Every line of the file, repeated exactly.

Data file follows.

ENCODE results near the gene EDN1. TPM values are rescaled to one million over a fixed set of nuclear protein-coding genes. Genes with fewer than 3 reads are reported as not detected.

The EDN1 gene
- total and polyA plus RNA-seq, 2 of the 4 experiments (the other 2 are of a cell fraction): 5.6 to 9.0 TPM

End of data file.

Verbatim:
ENCODE results near the gene EDN1. TPM values are rescaled to one million over a fixed set of nuclear protein-coding genes. Genes with fewer than 3 reads are reported as not detected.

The EDN1 gene
- total and polyA plus RNA-seq, 2 of the 4 experiments (the other 2 are of a cell fraction): 5.6 to 9.0 TPM